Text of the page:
Petraeus' resignation highlights need for cloud security
PR Log - Nov 14, 2012 - Storing your data in the cloud means you can access it from anywhere – but so can others. Last week’s resignation of CIA director David Petraeus is due to him and his ex-mistress not understanding this fact. Te details of their affair were stored in their shared un-encrypted Google account.
The past year has seen an enormous promotion of cloud computing by corporate giants like Apple, Microsoft and Google. Microsoft’s Windows 8 has their Skydrive cloud platform built-in. Apple’s new iPhone and Macbooks link to iCloud. Google goes further, producing a cloud-only notebook called the Chromebook. Users store photos, emails and documents – or in the case of Petraeus, intimate letters.
However, in this rush the get into the cloud, the security of users is often ignored.
"Cloud computing gives us the ability to use computing resources on demand from almost anywhere," explains Bill Whelmann, chief executive officer (CEO) of the IT consultancy Multisys.
But anywhere access to your data means there are risks concerning the privacy and security. Your data is also vulnerable to cybercriminals. The annual Norton Cybercrime Report estimates online crime cost the world economy an estimated $114 billion last year with 1 in 7 web users being a victim.
Encryption keeps your data safe
Software like Syncdocs can encrypt cloud data. “The encryption takes place before your data is sent to the Cloud, so nothing sensitive ever leaves your PC or phone" says Donald Recsei, a director of Syncdocs, an Australian company that make encryption products. "This is done to keep private data private."
Syncdocs fixes this problem by automatically encrypting files stored online so that only specified users can access them. In the event of a Google account hack, the encrypted data is protected by military strength encryption; files are useless garbage to those without the key.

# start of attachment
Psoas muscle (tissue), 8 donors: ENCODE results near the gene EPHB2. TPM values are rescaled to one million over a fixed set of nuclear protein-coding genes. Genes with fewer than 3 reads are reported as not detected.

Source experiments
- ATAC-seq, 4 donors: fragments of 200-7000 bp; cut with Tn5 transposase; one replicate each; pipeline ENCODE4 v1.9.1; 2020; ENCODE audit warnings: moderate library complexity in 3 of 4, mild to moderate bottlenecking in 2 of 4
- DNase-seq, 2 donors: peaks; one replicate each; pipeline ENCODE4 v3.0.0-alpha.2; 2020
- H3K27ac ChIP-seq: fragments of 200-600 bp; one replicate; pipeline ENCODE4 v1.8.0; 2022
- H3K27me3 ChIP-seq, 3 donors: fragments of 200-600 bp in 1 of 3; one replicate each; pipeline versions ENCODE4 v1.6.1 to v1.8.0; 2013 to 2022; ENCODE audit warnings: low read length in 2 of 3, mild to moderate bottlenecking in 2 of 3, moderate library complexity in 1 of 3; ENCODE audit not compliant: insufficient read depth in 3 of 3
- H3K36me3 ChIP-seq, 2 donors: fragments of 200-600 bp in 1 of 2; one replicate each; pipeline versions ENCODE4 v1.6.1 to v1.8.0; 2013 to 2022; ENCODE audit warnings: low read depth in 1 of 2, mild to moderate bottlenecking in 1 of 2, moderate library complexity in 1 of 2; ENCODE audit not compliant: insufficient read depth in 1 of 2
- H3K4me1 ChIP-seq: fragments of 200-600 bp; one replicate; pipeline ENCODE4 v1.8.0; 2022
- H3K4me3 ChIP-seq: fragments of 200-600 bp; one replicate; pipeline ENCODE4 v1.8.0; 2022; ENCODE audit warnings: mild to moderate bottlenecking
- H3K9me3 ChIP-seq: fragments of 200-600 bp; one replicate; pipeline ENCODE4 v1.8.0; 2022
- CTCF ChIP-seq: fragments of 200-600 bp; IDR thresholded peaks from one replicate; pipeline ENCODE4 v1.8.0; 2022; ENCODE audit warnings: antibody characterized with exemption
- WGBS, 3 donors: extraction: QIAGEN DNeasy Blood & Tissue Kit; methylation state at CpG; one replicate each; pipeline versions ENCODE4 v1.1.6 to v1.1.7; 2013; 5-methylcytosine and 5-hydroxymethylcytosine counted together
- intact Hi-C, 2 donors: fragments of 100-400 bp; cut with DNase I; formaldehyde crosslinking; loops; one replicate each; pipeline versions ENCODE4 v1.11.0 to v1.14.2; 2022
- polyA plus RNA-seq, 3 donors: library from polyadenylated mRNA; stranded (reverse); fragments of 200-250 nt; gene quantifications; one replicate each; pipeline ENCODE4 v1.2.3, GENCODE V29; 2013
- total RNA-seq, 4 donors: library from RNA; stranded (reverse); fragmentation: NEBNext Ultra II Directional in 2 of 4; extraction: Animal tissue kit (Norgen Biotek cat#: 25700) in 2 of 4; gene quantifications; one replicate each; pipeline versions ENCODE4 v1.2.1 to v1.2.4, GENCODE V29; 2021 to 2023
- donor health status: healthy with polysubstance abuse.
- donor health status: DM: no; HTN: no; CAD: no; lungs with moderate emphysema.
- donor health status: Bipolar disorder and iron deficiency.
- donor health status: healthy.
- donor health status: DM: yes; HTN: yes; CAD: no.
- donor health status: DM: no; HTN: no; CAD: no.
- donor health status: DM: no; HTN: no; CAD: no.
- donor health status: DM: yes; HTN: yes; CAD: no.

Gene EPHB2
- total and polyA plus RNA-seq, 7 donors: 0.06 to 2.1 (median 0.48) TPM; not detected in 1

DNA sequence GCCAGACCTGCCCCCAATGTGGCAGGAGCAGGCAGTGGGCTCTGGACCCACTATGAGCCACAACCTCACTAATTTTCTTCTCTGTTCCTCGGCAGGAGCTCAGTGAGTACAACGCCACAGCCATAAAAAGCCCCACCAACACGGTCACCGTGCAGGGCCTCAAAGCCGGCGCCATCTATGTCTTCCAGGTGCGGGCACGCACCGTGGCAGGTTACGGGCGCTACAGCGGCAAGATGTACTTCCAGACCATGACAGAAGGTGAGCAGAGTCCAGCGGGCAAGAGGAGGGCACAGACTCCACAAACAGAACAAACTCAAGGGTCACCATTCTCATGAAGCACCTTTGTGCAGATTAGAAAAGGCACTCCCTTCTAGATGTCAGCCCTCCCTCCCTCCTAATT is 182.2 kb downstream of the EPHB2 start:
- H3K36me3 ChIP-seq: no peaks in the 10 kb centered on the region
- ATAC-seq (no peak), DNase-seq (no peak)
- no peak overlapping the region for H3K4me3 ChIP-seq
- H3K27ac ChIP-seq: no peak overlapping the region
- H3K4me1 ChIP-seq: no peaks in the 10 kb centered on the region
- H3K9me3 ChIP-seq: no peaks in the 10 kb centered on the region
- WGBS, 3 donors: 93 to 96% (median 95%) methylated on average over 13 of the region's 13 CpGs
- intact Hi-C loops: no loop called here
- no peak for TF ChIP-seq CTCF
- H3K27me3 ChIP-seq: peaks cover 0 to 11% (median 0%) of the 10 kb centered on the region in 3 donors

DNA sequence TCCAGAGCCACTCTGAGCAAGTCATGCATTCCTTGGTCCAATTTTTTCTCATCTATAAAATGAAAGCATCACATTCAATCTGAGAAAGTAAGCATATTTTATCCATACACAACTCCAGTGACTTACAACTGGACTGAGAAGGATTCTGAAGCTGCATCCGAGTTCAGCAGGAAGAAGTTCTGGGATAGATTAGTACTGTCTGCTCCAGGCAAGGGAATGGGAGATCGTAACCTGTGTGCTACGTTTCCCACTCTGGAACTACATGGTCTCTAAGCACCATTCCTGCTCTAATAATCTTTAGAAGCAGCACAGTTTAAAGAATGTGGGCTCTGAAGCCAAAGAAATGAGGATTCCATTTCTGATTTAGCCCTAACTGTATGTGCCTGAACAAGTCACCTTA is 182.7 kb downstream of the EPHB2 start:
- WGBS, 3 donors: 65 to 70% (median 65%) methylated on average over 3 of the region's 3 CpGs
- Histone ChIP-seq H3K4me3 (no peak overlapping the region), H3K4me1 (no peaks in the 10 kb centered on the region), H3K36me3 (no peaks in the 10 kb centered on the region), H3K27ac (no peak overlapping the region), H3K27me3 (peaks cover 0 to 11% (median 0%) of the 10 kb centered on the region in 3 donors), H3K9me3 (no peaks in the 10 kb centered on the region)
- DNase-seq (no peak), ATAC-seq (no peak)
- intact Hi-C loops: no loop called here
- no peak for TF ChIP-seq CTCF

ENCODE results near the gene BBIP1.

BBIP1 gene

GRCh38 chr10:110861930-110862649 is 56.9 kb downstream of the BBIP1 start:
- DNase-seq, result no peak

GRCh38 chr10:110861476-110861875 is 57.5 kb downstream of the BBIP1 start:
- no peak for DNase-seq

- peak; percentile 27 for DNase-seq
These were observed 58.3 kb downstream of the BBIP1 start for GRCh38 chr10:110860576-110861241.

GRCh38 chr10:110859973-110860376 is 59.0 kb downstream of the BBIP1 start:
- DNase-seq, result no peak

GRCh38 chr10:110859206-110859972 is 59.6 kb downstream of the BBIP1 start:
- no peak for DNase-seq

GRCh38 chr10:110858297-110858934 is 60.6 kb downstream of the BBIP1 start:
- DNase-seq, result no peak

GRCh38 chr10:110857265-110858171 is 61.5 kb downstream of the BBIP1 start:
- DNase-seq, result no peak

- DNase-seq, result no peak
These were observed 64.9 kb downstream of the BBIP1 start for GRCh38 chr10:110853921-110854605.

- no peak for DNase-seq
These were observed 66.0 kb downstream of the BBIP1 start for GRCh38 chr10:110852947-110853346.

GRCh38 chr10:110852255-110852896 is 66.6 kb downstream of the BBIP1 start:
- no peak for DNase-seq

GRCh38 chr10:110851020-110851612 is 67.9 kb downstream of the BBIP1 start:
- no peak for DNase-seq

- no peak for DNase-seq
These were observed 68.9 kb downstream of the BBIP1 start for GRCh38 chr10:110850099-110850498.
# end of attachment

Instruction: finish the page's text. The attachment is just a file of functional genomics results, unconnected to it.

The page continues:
Recsei says encryption is especially important for companies that store financial data, personnel information, or trade secrets in the cloud application suites like Google Drive and Google Apps.
It can happen to individuals as well, as the Petraeus case sadly illustrates - even those who are more tech savvy than the CIA director.
In August, Mat Honan, a staff writer for the technology magazine "Wired," had his digital life stolen by hackers. His Twitter accounts, iPad, notebook and iPhone files, eight years' worth of emails and photos of his baby daughter were all stolen from his Apple iCloud account.
"Cloud storage providers have a lot of data on their servers and that makes it a tempting target for hackers," says Recsei, whose company has customers in 40 countries. “By automatically encrypting all sensitive material, Syncdocs gives individuals and businesses the confidence they need to take full advantage of the benefits of cloud computing.”
A cloudy future
Gartner, a consultancy, predicts cloud computing to grow tenfold over the next four years. If that happens, the demand for more data security will also grow as increasing amounts of sensitive data is stored.
"The problem with sensitive data is that you don't know that how sensitive it is until the security breach," says Whelmann. "But then it’s too late."
If you’re interested in cloud encryption, grab a free copy of Syncdocs from syncdocs.com